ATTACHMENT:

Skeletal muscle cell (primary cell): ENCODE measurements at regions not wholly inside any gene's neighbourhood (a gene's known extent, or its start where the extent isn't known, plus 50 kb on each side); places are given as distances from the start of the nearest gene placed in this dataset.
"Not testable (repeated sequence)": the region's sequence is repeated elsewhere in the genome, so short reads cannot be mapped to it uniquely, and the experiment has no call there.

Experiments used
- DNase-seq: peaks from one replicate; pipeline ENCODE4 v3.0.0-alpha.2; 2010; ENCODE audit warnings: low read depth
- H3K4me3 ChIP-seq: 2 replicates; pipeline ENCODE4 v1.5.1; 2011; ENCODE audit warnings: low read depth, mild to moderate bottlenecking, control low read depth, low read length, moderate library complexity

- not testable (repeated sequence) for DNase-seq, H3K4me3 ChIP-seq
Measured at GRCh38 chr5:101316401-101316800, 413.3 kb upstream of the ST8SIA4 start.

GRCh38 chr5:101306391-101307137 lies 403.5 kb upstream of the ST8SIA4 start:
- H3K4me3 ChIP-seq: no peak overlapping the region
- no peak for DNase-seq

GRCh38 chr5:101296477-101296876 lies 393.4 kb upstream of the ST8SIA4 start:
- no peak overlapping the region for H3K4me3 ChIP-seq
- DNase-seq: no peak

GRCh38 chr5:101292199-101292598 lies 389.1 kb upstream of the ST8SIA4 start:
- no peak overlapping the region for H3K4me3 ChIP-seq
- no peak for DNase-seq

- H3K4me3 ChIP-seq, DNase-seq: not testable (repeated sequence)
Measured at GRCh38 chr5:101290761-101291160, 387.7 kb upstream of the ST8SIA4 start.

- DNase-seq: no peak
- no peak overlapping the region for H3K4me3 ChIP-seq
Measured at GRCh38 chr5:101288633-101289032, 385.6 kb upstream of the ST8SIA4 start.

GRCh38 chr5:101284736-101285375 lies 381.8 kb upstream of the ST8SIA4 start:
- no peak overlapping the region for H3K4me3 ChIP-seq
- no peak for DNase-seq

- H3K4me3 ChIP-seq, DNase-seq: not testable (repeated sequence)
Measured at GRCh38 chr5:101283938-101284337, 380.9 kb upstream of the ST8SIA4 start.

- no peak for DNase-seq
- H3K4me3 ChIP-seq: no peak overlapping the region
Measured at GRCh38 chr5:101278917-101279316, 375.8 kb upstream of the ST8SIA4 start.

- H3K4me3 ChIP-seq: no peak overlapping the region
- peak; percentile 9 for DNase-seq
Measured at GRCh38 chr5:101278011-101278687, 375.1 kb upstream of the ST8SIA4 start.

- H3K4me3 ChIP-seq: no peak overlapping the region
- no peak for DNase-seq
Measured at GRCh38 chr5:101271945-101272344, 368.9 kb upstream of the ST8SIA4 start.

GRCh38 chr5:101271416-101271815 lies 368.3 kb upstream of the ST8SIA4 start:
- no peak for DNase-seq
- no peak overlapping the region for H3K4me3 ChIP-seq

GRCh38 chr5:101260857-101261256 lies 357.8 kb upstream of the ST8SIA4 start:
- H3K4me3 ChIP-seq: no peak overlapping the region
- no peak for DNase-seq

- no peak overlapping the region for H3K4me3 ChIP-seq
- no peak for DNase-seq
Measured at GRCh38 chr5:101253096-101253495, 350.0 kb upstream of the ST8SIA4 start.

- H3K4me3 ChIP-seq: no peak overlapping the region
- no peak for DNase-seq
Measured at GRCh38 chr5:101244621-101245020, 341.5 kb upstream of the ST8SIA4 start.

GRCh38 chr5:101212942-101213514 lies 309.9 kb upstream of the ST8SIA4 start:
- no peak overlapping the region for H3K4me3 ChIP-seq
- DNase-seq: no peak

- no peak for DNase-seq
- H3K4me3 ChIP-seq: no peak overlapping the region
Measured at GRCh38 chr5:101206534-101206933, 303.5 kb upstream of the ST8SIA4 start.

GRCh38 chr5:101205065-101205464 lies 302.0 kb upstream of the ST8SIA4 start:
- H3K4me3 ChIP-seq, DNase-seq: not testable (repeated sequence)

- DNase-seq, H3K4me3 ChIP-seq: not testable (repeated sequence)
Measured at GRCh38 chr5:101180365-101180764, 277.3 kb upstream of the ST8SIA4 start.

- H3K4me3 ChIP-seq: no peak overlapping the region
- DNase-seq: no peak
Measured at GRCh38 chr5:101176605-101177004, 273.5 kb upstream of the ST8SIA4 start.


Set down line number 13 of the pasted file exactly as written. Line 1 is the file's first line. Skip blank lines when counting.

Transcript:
- DNase-seq: no peak